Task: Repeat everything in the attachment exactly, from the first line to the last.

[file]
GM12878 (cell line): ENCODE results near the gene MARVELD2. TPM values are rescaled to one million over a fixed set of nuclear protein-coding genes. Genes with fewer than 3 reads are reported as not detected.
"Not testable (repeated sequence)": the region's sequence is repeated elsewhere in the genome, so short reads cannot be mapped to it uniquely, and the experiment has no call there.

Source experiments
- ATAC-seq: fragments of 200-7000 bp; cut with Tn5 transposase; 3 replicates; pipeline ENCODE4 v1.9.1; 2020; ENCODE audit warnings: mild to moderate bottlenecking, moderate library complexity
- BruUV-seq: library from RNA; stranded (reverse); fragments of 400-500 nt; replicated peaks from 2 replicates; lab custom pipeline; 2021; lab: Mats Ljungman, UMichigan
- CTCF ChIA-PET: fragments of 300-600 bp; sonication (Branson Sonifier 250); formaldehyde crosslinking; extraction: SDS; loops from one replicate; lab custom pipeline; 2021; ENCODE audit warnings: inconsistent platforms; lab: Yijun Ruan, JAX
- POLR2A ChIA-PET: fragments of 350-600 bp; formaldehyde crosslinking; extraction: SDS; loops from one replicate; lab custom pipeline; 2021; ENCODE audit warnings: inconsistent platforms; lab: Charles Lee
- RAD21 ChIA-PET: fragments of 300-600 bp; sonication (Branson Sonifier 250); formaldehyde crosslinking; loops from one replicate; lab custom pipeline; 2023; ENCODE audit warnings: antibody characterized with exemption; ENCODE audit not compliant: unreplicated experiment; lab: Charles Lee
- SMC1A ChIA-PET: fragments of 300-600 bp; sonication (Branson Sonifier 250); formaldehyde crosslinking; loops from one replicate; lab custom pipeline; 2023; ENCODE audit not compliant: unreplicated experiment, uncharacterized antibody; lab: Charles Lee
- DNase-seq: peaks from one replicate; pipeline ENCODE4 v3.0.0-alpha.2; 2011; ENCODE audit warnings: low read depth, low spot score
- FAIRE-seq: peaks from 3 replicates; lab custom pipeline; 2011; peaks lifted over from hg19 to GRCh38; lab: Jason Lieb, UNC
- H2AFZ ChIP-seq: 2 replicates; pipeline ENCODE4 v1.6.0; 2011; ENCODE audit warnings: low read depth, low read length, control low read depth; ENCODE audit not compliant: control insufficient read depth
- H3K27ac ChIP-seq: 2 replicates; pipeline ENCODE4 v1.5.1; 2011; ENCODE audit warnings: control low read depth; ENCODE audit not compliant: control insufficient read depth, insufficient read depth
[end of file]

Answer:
GM12878 (cell line): ENCODE results near the gene MARVELD2. TPM values are rescaled to one million over a fixed set of nuclear protein-coding genes. Genes with fewer than 3 reads are reported as not detected.
"Not testable (repeated sequence)": the region's sequence is repeated elsewhere in the genome, so short reads cannot be mapped to it uniquely, and the experiment has no call there.

Source experiments
- ATAC-seq: fragments of 200-7000 bp; cut with Tn5 transposase; 3 replicates; pipeline ENCODE4 v1.9.1; 2020; ENCODE audit warnings: mild to moderate bottlenecking, moderate library complexity
- BruUV-seq: library from RNA; stranded (reverse); fragments of 400-500 nt; replicated peaks from 2 replicates; lab custom pipeline; 2021; lab: Mats Ljungman, UMichigan
- CTCF ChIA-PET: fragments of 300-600 bp; sonication (Branson Sonifier 250); formaldehyde crosslinking; extraction: SDS; loops from one replicate; lab custom pipeline; 2021; ENCODE audit warnings: inconsistent platforms; lab: Yijun Ruan, JAX
- POLR2A ChIA-PET: fragments of 350-600 bp; formaldehyde crosslinking; extraction: SDS; loops from one replicate; lab custom pipeline; 2021; ENCODE audit warnings: inconsistent platforms; lab: Charles Lee
- RAD21 ChIA-PET: fragments of 300-600 bp; sonication (Branson Sonifier 250); formaldehyde crosslinking; loops from one replicate; lab custom pipeline; 2023; ENCODE audit warnings: antibody characterized with exemption; ENCODE audit not compliant: unreplicated experiment; lab: Charles Lee
- SMC1A ChIA-PET: fragments of 300-600 bp; sonication (Branson Sonifier 250); formaldehyde crosslinking; loops from one replicate; lab custom pipeline; 2023; ENCODE audit not compliant: unreplicated experiment, uncharacterized antibody; lab: Charles Lee
- DNase-seq: peaks from one replicate; pipeline ENCODE4 v3.0.0-alpha.2; 2011; ENCODE audit warnings: low read depth, low spot score
- FAIRE-seq: peaks from 3 replicates; lab custom pipeline; 2011; peaks lifted over from hg19 to GRCh38; lab: Jason Lieb, UNC
- H2AFZ ChIP-seq: 2 replicates; pipeline ENCODE4 v1.6.0; 2011; ENCODE audit warnings: low read depth, low read length, control low read depth; ENCODE audit not compliant: control insufficient read depth
- H3K27ac ChIP-seq: 2 replicates; pipeline ENCODE4 v1.5.1; 2011; ENCODE audit warnings: control low read depth; ENCODE audit not compliant: control insufficient read depth, insufficient read depth